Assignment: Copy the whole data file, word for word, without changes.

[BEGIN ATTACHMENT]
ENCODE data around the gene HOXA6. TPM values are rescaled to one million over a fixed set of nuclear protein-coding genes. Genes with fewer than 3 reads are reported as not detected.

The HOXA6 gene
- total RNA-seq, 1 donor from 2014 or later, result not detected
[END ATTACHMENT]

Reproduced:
ENCODE data around the gene HOXA6. TPM values are rescaled to one million over a fixed set of nuclear protein-coding genes. Genes with fewer than 3 reads are reported as not detected.

The HOXA6 gene
- total RNA-seq, 1 donor from 2014 or later, result not detected